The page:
July 21st, 2015
As of yesterday, Facebook Graph Search has officially opened its big, omniscient arms to every last check-in, status update, note, and comment you’ve ever posted throughout your entire Facebook career. Which, yes, sounds pretty terrifying, but don’t worry—we’re here to help you cover your tracks.
Thankfully, Facebook has given us the tools we need to (mostly) take control of our privacy moving forward. Here’s what you need to know.
Protecting Your Past
The main concern with Facebook’s new, more granular search is that your hundreds—and in some cases thousands—of past posts, each now requires its own, unique privacy setting. But don’t worry, you’re not going to have to spend days clicking through every embarrassing, insipid post from the previous 7-odd years. Instead, Facebook lets you change your entire past en masse—sort of.
To keep strangers from poring through every single detail of your Facebook history, you’ll want to turn any post that’s either Public or visible to Friends of Friends into a strictly Friends Only post. To effect that change in one swoop, click on the Privacy Shortcuts icon in the top right to bring down the following menu.
The dropdown will show you a few (hopefully) familiar privacy options. Click See More Settings, which will take you to a more robust menu. Once there, you’ll see a new option: Limit Past Posts. Click that.
Facebook will then warn you that, even though you may change your posts to friends-only, they’ll still be visible to friends of anyone tagged. You’ll also be told that, hey, there’s still time to turn back and “just” go change the privacy setting on every single individual post. Ignore! NO one has time for that noise. Instead, click on Limit Old Posts.
But wait, Facebook says. This deed can’t be undone, and the consequences of changing your mind could be terrible! Do you realize what you’re doing?
Yes, you do. And it’s worth noting that Facebook tries to dissuade you by giving you the exact same alternative as above—just reworded to sound more tedious (i.e. an honest description).
Ignore again! Go ahead and Confirm, and you’re done.
Now, bear in mind that this only protects you against non-friends. Your Facebook friends will still be able to dig up anything that hasn’t been explicitly guarded, but preventing that would kind of defeat the whole point of Facebook anyway. And if there is anything you recall as being particularly incriminating, now’s probably a good time to go back and lock that sucker down, especially since you’ve still got some time before the new search feature becomes universal.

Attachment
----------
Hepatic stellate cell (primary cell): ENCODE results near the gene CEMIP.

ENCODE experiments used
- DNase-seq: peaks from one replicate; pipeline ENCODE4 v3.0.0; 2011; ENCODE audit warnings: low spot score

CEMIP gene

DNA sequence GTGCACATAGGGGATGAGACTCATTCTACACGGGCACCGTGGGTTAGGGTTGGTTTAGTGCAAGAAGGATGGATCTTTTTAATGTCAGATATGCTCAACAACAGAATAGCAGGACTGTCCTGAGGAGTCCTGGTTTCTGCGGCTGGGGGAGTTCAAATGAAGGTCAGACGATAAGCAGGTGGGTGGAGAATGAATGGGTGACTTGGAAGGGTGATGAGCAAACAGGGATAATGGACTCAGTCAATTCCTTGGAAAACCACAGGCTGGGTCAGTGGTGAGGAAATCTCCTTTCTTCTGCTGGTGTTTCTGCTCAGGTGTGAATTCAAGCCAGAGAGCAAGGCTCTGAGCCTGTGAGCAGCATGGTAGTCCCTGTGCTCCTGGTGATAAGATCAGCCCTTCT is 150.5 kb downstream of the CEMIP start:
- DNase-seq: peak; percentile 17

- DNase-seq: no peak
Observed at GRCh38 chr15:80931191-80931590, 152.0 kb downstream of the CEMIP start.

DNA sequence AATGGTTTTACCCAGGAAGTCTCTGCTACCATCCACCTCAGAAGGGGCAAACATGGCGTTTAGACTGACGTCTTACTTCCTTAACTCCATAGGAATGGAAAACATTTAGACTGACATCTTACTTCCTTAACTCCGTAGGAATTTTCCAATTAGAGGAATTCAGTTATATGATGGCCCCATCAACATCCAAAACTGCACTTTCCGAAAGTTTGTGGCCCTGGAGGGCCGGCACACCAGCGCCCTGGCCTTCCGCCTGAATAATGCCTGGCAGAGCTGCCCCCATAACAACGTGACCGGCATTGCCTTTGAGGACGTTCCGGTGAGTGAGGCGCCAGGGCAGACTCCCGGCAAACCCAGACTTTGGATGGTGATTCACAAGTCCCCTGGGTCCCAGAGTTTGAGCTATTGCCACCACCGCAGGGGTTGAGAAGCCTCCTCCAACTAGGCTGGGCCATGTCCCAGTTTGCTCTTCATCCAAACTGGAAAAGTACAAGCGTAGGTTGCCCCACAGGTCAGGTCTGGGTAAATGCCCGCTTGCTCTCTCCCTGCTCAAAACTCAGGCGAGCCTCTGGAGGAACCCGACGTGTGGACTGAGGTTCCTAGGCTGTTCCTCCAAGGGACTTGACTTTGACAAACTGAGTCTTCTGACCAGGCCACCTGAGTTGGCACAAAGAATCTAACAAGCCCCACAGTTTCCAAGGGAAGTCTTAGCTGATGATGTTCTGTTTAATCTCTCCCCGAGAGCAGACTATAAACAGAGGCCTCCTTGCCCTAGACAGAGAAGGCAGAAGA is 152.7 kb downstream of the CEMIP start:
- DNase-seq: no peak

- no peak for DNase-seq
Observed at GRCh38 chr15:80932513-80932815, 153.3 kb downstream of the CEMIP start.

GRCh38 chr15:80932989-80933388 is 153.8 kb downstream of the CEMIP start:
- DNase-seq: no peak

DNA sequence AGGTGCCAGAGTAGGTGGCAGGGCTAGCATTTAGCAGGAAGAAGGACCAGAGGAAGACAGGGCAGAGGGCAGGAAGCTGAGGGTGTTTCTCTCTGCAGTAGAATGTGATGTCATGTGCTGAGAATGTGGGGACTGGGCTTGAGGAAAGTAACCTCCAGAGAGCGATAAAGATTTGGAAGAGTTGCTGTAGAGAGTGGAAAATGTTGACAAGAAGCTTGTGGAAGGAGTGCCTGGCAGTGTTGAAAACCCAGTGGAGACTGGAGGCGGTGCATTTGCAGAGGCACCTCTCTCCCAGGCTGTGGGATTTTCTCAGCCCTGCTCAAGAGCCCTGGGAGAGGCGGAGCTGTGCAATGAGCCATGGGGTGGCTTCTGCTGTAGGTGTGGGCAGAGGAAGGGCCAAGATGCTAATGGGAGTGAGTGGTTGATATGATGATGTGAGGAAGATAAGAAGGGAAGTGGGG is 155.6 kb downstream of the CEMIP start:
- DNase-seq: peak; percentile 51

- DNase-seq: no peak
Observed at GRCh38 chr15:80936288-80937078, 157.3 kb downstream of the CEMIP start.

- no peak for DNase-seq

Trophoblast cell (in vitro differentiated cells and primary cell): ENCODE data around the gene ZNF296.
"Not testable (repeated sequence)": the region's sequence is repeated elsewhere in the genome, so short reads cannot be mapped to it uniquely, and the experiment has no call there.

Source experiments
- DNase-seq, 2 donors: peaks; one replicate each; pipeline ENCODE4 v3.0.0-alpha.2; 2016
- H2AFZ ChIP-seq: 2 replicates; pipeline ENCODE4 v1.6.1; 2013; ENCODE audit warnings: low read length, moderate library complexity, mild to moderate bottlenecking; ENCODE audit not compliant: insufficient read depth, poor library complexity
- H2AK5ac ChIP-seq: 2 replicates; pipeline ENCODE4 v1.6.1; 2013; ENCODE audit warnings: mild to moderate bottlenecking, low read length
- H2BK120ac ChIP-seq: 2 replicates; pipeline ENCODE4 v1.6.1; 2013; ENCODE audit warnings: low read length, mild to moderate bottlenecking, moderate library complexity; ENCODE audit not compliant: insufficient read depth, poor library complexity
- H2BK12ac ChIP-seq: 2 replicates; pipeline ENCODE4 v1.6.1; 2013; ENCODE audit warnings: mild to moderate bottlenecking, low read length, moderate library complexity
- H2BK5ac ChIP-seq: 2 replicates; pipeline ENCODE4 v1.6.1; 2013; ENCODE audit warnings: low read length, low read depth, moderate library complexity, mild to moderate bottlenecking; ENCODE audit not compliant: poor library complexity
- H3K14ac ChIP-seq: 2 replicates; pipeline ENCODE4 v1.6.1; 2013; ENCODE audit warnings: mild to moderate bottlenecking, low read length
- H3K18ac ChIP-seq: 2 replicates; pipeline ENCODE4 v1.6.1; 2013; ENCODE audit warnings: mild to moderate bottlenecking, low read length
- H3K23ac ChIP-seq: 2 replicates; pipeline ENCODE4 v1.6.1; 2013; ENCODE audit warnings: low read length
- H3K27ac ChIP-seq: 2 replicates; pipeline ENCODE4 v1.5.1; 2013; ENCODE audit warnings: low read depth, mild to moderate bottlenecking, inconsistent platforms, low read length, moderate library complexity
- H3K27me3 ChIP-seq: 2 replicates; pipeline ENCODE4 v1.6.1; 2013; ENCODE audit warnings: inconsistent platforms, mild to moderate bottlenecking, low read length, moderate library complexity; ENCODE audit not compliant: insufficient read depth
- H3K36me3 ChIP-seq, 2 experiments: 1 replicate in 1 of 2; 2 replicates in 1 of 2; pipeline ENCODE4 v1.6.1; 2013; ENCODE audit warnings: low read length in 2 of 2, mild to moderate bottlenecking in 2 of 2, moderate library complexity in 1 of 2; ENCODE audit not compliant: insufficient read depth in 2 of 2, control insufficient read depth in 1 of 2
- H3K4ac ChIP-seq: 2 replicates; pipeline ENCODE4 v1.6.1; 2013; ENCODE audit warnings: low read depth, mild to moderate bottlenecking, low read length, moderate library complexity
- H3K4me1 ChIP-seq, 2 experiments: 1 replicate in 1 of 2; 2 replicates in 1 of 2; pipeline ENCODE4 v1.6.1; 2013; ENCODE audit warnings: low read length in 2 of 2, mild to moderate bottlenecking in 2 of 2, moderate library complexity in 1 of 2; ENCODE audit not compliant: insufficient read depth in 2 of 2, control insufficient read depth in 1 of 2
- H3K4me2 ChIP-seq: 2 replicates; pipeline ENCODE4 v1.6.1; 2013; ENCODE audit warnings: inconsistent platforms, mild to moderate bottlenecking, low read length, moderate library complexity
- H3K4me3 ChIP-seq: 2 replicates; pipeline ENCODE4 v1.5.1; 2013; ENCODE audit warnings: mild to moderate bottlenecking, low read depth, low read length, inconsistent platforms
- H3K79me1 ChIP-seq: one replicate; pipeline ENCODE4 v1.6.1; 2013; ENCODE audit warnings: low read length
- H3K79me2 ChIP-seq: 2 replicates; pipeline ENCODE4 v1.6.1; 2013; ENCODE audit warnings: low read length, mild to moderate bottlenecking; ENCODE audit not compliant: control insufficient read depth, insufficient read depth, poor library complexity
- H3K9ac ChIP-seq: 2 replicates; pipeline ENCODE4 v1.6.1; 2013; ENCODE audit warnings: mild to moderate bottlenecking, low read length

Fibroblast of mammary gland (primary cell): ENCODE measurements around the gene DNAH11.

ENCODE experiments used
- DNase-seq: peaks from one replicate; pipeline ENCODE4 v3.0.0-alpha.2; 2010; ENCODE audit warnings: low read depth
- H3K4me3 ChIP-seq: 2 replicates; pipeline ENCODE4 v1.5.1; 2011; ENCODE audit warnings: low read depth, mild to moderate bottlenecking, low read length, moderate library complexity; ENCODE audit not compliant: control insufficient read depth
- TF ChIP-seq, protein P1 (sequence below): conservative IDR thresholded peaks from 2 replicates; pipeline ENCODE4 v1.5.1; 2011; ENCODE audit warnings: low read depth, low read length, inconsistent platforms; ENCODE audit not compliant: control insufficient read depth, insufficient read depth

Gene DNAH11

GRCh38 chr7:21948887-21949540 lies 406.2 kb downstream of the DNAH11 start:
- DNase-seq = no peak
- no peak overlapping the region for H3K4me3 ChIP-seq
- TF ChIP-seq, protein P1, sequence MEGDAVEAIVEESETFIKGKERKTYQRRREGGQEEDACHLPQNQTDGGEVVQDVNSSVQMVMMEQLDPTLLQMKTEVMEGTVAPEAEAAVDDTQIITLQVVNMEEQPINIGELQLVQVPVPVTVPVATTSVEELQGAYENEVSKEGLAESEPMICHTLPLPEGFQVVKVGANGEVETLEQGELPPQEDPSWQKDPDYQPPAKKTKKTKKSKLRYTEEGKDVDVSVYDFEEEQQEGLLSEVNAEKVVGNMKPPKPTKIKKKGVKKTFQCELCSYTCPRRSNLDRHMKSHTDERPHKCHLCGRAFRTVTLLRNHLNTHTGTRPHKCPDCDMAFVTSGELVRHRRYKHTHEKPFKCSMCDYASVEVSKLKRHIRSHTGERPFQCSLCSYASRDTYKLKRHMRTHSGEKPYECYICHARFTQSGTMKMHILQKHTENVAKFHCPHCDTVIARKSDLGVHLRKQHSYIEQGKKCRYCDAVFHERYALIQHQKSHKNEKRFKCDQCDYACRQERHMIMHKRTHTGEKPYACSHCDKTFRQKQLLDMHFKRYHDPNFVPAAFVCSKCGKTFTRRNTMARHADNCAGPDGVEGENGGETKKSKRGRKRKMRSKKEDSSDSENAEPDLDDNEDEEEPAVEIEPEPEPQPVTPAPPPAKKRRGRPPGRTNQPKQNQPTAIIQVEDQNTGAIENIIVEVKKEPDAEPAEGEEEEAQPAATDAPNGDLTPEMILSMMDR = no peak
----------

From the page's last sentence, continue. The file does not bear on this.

Protecting Your Really Embarrassing Past
Assuming you’re human, you’ve had some lapses of judgment in your Facebook past. If you’re lucky enough to remember exactly when they occurred, you can make sure they don’t come back to haunt you.
To find the offending post, look to the right of your Timeline and click on the year and then month in which you made your Big Mistake. Once you’ve located it, you now have two choices: 1) Tweak the privacy settings to be visible to a specific person and/or group of friends or 2) Delete the post entirely. (Note: The status update above was made entirely for instructional purposes, and I do not condone anything held within. Stay in school.)
If you do decide to go with option 1, click on the icon under your name to pull up a menu with your various privacy options. Here, you can choose to make the post visible to a specific list of friends, you only, or a custom combination of both individuals and friend lists. Your selection will only change the privacy setting for this particular post.
But should you decide to delete the post entirely, click the arrow in the upper righthand corner of the post. Hit Delete on the pull-down menu that pops up, and your past indiscretion will be banished to the nether regions of internet hell, never to be seen again.
Your call, but if this is something you’re genuinely so embarrassed and/or concerned about that you’re willing to dig through your entire Timeline to hide it, total deletion is probably your best bet.
Protecting Your Present and Future
Now that you’ve secured the posts that came from your more unwitting, past self, it’s time to make sure you know exactly who’s seeing what from now on. Every time you post a new status, photo, video, check-in, etc., your default privacy setting will be the same as the setting you chose last time. So if your last post was an article you shared and set to Public, you’re going to need to make sure and change your post privacy setting if you don’t want the whole world seeing what you have to say.
Once you choose your setting for that post using the pull-down menu, this also means you’re choosing the default setting for your next post.
Facebook’s been doing this for a while, but it’s all too easy to forget and, thus, worth reminding ourselves to check who’s going to be able to see what we’re sending out—especially now that, soon, anyone will be able to find it.
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